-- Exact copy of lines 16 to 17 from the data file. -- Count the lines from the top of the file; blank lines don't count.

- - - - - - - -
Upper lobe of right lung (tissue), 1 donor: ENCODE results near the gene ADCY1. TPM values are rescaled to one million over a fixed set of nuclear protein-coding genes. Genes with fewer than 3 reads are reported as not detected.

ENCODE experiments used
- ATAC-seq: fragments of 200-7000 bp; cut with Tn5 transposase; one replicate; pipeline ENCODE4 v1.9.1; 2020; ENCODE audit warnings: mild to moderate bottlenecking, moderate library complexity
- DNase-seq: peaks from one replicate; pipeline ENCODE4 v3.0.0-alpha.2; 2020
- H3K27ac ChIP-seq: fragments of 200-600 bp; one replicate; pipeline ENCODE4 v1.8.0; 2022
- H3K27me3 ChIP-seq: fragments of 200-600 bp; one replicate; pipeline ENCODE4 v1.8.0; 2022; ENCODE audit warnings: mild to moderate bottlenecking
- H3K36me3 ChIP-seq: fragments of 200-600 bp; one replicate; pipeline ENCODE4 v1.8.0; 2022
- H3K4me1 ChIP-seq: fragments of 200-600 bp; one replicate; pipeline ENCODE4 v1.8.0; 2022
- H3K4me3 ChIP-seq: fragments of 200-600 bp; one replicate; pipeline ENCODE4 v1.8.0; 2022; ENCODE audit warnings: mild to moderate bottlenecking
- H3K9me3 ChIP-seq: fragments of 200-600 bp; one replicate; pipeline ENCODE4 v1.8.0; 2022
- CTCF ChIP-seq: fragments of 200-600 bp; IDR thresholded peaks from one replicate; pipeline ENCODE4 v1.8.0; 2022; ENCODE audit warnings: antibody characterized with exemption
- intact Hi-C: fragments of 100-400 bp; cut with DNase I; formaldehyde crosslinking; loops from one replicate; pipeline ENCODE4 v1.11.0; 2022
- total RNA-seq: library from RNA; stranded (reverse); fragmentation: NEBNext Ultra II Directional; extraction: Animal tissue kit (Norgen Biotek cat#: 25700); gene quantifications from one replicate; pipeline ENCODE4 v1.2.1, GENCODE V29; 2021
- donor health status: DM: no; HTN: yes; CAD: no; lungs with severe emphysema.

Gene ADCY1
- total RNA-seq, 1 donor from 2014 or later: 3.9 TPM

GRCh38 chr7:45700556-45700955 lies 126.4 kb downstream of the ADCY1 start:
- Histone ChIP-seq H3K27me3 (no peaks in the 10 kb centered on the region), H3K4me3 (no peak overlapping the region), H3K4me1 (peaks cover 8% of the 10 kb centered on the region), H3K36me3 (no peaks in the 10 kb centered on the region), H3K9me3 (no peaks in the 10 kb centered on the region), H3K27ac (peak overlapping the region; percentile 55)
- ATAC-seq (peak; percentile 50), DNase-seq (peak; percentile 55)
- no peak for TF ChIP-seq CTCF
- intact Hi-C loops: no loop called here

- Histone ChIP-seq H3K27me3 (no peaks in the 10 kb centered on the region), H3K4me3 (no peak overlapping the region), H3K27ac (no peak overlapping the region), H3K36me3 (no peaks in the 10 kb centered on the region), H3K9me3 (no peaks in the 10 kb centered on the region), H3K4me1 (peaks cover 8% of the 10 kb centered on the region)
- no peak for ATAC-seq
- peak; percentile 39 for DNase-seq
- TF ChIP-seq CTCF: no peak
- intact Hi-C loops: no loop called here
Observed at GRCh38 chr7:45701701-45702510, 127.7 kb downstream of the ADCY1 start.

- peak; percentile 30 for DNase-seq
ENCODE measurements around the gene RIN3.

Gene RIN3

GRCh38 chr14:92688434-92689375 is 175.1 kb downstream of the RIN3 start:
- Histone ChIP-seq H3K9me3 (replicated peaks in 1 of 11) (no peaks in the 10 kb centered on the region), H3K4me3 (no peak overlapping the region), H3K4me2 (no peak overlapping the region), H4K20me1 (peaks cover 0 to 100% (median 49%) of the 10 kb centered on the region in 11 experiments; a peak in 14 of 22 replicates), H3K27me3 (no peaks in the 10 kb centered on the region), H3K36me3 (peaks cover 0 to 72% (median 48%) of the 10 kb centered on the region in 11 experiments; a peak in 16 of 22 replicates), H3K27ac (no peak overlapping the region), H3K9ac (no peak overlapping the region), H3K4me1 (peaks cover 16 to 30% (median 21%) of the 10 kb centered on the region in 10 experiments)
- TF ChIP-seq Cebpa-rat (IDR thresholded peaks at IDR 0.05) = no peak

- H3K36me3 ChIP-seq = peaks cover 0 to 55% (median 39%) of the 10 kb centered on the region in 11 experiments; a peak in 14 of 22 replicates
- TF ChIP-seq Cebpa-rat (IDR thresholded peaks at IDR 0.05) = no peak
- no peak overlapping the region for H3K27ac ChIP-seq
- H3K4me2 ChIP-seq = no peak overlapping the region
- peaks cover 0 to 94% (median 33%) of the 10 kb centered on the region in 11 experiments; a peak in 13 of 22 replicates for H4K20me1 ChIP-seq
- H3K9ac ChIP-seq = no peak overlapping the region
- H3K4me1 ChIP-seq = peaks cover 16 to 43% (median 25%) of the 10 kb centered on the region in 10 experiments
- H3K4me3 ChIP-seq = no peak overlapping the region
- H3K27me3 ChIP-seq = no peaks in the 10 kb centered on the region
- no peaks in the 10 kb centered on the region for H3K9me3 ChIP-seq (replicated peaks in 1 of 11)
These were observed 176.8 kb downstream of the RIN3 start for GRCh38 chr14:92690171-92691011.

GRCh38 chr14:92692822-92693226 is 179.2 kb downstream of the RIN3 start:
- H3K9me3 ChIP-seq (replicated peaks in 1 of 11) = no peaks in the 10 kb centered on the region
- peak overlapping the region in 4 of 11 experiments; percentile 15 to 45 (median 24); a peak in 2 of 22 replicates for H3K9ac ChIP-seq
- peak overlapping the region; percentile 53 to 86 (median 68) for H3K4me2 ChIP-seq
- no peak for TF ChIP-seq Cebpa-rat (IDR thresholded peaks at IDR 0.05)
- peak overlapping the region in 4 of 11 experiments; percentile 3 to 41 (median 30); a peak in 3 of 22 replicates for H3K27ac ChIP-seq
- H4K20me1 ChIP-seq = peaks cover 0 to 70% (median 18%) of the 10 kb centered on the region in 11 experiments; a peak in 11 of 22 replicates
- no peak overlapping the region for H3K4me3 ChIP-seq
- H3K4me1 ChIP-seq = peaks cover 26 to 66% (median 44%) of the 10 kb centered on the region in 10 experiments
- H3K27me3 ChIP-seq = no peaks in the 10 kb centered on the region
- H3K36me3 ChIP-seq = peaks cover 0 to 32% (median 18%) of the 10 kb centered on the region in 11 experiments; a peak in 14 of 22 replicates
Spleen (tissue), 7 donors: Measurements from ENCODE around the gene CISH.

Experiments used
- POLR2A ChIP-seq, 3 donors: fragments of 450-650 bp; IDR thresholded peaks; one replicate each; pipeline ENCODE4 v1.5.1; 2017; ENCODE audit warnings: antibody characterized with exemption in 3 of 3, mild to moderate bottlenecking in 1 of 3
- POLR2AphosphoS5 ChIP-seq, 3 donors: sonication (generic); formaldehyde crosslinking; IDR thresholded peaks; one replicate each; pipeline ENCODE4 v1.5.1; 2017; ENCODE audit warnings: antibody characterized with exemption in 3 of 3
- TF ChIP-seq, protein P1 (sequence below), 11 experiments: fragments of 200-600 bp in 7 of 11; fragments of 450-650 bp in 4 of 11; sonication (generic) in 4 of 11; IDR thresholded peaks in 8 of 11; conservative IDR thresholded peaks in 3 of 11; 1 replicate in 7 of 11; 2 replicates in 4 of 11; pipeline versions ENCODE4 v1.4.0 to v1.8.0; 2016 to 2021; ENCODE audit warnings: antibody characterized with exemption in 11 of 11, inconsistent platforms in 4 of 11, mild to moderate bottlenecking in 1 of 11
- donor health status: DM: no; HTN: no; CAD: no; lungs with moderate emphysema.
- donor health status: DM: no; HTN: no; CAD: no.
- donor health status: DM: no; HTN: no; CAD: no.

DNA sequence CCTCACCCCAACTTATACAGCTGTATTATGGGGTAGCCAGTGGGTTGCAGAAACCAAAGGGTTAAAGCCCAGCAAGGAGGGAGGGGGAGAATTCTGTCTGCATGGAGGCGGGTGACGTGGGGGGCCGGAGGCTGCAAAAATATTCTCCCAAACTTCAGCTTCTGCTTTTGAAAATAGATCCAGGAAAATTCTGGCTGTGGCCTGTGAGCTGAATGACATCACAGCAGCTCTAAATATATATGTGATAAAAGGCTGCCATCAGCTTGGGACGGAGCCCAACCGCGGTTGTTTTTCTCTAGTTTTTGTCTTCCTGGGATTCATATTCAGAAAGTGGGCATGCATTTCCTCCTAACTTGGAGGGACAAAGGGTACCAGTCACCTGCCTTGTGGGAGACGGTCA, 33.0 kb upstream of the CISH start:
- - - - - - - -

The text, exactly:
- total RNA-seq, 1 donor from 2014 or later: 3.9 TPM

GRCh38 chr7:45700556-45700955 lies 126.4 kb downstream of the ADCY1 start: